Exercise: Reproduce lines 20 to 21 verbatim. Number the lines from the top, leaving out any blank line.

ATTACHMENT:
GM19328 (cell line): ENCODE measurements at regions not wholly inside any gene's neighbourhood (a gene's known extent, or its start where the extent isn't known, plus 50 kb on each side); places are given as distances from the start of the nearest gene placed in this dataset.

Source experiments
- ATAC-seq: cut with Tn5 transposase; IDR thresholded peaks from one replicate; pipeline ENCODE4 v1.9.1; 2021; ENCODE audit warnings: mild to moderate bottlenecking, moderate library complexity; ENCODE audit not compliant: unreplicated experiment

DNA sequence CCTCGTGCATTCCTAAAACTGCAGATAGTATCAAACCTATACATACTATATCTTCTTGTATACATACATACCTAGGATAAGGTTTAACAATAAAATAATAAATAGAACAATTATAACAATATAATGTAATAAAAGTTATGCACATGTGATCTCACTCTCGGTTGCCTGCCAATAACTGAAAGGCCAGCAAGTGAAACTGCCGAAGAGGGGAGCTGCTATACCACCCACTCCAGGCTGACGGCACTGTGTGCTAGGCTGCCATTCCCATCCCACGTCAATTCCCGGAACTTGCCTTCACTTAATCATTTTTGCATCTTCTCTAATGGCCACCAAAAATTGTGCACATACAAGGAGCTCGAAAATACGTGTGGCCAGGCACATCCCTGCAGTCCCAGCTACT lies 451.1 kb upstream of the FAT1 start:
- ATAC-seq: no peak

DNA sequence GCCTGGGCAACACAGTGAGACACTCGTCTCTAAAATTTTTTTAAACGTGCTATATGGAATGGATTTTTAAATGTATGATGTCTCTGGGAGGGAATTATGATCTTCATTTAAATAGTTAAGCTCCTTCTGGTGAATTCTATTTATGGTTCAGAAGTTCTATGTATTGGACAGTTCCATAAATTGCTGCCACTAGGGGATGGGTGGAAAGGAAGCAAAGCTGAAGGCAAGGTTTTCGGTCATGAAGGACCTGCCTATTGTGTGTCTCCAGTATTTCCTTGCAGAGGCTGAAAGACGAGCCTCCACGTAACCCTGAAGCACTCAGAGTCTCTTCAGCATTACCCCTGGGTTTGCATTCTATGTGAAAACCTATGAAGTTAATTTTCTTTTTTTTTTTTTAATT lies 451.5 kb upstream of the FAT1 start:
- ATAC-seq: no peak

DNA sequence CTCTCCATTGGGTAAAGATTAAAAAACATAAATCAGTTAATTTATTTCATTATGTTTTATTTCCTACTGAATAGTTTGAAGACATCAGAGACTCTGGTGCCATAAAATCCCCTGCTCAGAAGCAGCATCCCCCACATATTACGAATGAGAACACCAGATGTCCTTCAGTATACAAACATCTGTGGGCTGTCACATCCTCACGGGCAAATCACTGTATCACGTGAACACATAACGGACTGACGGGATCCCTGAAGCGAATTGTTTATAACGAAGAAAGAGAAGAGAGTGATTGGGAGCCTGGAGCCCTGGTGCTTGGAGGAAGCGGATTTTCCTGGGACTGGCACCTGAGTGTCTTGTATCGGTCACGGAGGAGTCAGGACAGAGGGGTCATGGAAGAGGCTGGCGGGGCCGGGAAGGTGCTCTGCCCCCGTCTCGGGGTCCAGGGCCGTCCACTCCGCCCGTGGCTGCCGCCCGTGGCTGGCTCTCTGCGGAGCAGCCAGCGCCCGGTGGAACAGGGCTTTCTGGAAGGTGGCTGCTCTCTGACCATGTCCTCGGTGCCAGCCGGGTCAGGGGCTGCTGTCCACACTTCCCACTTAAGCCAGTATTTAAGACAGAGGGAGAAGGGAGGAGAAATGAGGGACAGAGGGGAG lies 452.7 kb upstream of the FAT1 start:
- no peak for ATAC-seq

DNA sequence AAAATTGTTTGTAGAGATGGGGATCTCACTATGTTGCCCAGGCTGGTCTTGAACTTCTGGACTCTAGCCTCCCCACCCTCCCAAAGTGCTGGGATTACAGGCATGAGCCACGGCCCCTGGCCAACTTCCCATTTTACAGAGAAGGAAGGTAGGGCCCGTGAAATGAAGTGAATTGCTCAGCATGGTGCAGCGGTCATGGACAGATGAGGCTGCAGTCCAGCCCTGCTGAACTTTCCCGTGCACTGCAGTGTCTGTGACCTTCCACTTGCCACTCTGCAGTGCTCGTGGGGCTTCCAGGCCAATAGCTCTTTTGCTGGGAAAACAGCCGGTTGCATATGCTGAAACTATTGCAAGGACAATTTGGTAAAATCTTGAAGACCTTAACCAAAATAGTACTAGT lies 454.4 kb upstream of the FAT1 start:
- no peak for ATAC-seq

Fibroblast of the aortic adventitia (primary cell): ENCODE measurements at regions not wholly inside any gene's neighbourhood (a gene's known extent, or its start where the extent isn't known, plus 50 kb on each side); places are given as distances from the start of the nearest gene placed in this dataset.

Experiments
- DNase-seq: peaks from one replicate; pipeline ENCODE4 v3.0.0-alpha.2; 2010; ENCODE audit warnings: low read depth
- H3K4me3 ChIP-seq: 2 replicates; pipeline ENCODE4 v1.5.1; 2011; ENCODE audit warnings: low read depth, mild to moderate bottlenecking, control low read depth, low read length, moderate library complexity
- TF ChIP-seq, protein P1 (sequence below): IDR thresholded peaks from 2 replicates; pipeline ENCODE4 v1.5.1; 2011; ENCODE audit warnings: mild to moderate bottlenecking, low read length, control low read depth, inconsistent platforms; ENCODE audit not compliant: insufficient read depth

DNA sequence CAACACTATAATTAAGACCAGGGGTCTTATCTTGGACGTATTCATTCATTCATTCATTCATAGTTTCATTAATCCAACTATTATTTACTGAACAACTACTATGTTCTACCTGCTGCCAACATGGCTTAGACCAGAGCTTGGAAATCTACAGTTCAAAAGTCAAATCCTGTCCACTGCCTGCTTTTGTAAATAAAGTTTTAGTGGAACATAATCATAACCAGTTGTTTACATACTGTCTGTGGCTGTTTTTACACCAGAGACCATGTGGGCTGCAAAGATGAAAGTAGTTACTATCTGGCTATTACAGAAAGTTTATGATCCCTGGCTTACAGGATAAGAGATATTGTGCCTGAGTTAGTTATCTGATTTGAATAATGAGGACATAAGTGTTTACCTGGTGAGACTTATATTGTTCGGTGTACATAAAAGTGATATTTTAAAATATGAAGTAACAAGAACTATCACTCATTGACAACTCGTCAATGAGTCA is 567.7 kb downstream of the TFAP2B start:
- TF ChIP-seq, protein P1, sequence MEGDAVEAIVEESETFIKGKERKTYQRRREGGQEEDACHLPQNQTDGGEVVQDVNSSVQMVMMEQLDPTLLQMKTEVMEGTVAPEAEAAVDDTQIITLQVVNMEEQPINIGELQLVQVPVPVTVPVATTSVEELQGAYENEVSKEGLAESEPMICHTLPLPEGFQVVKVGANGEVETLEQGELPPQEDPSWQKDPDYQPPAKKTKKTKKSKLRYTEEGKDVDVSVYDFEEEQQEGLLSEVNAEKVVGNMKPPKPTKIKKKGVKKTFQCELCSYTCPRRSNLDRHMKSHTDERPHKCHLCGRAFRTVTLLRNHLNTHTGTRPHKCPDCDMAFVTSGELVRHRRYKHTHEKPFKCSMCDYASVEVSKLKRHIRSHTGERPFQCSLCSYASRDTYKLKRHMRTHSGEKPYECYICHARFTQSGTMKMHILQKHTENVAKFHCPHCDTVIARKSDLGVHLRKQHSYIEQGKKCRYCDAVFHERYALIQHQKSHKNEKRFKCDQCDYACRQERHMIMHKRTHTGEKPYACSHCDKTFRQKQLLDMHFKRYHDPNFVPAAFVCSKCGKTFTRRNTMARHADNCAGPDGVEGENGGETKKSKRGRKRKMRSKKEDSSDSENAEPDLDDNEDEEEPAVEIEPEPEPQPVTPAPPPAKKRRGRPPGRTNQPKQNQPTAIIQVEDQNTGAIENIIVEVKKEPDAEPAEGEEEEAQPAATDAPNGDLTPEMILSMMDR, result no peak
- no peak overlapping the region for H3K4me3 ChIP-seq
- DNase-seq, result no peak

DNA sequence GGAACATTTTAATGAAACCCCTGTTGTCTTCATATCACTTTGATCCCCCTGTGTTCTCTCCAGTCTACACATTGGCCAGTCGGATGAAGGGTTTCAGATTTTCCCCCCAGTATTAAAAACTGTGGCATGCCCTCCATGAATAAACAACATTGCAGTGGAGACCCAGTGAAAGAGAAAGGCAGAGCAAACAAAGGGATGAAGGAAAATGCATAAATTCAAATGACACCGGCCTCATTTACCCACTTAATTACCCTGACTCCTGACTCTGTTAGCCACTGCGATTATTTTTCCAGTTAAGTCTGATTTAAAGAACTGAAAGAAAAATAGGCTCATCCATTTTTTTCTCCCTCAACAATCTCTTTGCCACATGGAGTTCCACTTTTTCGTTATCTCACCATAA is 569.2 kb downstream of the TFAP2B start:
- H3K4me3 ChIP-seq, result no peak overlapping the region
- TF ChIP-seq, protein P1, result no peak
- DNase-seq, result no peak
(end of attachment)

- DNase-seq, result no peak

DNA sequence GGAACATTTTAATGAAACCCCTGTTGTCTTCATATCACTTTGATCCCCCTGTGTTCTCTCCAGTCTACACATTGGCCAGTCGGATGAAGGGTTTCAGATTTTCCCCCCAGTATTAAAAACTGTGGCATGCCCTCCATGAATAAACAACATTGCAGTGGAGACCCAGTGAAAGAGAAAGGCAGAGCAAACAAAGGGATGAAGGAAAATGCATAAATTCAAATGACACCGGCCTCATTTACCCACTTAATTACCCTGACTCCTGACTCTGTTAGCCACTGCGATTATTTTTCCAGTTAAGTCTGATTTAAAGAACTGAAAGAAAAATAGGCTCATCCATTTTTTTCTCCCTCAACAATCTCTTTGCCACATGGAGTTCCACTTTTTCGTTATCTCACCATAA is 569.2 kb downstream of the TFAP2B start: